Asked what policy should apply to those immigrants currently in the country illegally, 49 percent say they should be allowed to stay and apply for citizenship, 25 percent say they should be allowed to stay as guest workers only and 23 percent say they should be required to leave the country. When last asked in October 2014, 52 percent favored a path to citizenship and 20 percent a guest worker option, while 24 percent said they should be required to leave. Among Republicans and independents who lean Republican, 32 percent support a path to citizenship and 28 percent a guest worker option, while 37 percent say they should be required to leave. Among Democrats and independents who lean Democratic, 63 percent favor a citizenship process and 22 percent a guest worker program, while 11 percent say they should be required to leave. Fifty-four percent of independents favor a citizenship path, 19 percent a guest worker program, and 24 percent a requirement to leave.
Republican presidential debate
Forty-three percent of respondents say they watched the Aug. 6 Republican debate, while 56 percent did not. Fifty-one percent of Republicans and independents who lean Republican say they watched, while 40 percent of independents and 37 percent of Democrats and independents who lean Democratic did so.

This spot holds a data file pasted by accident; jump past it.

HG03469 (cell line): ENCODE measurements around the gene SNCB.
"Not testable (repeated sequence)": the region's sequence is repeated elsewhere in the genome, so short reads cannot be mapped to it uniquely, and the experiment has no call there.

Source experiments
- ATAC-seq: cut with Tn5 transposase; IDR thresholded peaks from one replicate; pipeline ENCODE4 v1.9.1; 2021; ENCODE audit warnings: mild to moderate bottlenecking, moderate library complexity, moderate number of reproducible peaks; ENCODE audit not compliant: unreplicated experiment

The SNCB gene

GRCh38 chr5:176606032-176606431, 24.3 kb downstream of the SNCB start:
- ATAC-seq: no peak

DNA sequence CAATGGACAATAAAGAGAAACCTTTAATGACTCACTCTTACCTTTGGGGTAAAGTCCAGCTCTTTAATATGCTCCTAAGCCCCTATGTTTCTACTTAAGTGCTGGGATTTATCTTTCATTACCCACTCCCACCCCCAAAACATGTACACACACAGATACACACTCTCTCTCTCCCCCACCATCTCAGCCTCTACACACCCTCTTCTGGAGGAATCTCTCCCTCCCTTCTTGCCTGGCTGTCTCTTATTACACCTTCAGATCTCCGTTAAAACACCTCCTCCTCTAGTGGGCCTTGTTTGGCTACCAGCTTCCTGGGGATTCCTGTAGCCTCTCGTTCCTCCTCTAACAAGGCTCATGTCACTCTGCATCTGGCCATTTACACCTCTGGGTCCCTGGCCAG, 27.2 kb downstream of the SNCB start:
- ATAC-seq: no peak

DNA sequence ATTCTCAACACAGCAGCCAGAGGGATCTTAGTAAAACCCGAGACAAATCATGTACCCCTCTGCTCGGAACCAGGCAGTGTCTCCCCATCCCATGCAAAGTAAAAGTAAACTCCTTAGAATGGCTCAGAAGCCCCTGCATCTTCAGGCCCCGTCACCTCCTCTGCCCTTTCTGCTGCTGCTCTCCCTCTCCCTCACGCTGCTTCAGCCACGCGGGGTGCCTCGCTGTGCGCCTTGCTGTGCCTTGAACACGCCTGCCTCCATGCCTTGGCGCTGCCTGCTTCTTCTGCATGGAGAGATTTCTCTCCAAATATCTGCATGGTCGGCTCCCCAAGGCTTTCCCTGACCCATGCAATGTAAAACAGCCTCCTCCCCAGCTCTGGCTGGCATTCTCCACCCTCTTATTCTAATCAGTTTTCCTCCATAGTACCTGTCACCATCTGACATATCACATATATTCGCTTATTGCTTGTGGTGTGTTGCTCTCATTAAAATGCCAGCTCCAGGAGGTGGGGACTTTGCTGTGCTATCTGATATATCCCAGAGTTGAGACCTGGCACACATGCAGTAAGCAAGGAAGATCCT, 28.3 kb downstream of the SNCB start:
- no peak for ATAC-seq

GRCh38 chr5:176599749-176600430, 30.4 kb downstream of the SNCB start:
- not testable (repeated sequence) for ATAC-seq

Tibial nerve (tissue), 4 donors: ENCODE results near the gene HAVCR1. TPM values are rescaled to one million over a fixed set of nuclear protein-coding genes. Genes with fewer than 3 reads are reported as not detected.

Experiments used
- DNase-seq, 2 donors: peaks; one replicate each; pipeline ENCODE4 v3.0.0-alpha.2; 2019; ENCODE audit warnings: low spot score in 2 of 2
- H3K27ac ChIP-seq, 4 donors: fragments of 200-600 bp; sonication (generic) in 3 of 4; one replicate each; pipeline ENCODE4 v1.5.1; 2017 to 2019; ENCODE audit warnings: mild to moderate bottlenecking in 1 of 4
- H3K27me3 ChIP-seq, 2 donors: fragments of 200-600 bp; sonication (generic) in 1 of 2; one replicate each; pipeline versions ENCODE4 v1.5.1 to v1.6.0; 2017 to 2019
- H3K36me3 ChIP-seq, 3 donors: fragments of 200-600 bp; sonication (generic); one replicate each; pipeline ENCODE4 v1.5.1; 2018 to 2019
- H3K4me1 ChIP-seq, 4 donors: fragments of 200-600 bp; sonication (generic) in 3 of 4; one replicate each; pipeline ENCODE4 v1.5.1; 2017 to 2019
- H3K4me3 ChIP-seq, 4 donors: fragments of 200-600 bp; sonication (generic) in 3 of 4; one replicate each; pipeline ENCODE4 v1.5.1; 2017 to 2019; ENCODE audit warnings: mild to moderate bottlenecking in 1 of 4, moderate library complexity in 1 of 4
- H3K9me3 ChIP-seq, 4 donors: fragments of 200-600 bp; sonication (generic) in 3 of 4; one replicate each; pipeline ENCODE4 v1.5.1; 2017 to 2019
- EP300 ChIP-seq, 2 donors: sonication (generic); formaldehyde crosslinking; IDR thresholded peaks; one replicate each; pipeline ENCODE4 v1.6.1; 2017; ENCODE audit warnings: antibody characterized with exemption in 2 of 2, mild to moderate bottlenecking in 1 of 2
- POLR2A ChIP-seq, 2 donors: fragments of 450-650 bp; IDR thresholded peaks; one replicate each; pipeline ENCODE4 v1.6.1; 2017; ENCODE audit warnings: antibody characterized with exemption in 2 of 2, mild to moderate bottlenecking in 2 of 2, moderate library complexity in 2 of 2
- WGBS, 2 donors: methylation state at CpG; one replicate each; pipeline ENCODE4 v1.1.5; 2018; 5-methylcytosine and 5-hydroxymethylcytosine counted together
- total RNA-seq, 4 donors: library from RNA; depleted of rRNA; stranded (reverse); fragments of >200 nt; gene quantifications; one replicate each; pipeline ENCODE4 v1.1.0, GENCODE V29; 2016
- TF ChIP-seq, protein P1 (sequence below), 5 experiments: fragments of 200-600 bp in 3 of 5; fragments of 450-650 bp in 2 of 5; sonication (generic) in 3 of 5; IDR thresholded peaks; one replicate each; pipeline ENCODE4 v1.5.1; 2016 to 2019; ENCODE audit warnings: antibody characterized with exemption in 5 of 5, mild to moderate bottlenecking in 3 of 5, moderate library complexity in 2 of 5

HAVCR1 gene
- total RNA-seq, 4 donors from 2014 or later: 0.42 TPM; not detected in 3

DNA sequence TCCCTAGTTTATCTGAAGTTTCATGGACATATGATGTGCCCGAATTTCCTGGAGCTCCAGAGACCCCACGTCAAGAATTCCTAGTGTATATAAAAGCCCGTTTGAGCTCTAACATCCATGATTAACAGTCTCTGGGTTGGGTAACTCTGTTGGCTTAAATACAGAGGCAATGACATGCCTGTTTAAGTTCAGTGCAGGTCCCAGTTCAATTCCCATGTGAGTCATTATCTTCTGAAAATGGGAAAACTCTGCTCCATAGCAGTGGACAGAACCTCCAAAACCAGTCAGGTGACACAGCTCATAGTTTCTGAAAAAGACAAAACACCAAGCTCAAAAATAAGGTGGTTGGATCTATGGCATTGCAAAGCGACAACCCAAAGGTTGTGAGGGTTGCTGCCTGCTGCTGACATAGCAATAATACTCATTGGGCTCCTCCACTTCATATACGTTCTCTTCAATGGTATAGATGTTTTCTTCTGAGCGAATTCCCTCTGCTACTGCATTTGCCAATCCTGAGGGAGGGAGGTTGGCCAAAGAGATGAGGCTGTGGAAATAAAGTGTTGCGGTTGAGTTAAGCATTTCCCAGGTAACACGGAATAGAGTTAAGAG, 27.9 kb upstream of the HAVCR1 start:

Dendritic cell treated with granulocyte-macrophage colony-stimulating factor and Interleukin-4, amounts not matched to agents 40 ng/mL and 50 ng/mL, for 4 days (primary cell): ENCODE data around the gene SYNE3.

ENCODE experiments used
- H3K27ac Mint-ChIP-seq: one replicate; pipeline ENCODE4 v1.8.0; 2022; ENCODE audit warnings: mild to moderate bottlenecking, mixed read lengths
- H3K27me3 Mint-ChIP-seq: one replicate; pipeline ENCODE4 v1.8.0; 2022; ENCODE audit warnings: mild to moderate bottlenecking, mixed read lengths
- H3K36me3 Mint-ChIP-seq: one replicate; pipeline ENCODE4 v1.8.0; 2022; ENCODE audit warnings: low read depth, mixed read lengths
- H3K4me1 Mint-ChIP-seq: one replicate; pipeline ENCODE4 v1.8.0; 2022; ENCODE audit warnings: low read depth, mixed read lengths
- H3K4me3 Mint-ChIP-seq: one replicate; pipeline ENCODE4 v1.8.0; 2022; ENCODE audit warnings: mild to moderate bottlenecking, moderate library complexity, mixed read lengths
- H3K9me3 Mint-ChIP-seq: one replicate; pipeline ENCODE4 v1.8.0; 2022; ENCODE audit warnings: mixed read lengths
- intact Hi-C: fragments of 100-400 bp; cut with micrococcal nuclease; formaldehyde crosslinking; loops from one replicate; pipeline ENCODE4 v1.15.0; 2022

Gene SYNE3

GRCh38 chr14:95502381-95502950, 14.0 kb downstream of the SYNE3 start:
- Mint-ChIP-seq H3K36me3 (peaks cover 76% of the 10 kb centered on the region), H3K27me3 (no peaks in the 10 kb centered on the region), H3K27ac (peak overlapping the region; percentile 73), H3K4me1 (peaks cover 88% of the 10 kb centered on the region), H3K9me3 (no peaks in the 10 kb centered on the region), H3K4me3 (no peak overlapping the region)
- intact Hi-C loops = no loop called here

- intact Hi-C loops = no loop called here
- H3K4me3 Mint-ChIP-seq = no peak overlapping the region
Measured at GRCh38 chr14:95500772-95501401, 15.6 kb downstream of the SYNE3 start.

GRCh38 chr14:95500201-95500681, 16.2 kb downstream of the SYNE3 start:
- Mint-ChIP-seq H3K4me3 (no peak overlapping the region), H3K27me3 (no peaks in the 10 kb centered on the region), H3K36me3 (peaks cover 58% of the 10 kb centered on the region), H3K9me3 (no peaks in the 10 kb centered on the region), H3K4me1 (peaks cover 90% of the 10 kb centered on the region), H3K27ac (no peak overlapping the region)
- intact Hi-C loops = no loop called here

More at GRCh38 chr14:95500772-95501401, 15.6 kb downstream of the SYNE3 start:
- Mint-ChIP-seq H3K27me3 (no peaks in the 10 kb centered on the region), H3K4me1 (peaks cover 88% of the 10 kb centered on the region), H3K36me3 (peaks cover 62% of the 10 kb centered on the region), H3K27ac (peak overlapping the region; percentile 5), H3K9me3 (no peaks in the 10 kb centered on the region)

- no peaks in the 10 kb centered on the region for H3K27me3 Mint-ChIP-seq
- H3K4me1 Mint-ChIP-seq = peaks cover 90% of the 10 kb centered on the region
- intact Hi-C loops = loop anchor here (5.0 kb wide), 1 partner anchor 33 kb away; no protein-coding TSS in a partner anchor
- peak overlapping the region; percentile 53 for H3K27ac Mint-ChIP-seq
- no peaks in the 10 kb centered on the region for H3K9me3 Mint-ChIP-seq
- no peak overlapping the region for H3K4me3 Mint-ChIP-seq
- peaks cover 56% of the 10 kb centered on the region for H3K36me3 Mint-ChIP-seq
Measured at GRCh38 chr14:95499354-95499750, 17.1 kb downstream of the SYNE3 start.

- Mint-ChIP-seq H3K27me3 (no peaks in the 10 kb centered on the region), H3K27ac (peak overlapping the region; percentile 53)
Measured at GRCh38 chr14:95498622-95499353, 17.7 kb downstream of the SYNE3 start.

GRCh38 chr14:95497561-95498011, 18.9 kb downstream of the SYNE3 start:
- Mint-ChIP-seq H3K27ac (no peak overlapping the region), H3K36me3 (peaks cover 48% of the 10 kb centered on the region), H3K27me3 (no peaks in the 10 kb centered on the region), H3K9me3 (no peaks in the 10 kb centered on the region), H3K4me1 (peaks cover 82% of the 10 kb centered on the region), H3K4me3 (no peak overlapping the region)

Eighteen percent say they read or talked about the debate a lot, 39 percent say they read or talked some, while 24 percent say they had not talked much about it and 19 percent say they had not read or talked at all about the debate. Twenty-two percent of Republicans and independents who lean Republican say they had read or talked a lot about the debate and 38 percent say they had done so some. Among Democrats and Democratic leaners, 16 percent read or talked a lot and 43 percent had done so some, while for independents 17 percent read or talked a lot and 28 percent had done some of this.
Among Republicans and independents who lean Republican who watched the debate, Walker is the first choice for the GOP nomination of 21 percent while he is chosen by 30 percent of those who did not watch. Carson is the first choice of 17 percent of watchers and 10 percent of non-watchers. Trump is the choice of 5 percent of debate watchers and 13 percent of non-watchers.
Among those Republicans and leaners who read or talked a lot or some about the debate, Carson is the top choice of 17 percent, followed by Walker at 16 percent and Cruz at 12 percent. For those who read or talked only a little or not at all, Walker is the first choice of 38 percent, followed by Trump at 11 percent and Carson and Bush at 7 percent each.
Combining first and second choices is an alternative measure of a candidate’s strength. The table below provides the first, second, and combined support of all Republican candidates among Republicans and independents who lean Republican. The table is ordered by first choice support and then by name. The top three first-choice candidates remain the top three in the combined strength measure as well. Rubio rises to fourth place in the combined measure from a tie for fifth among first choices
|Candidate||First Choice||Second Choice||Combined|
Among the Democrats, the top ranking remains the same when considering only first choices or first and second choices combined, with Clinton, Sanders and Biden in that order. Biden is the strongest second-choice candidate with 34 percent.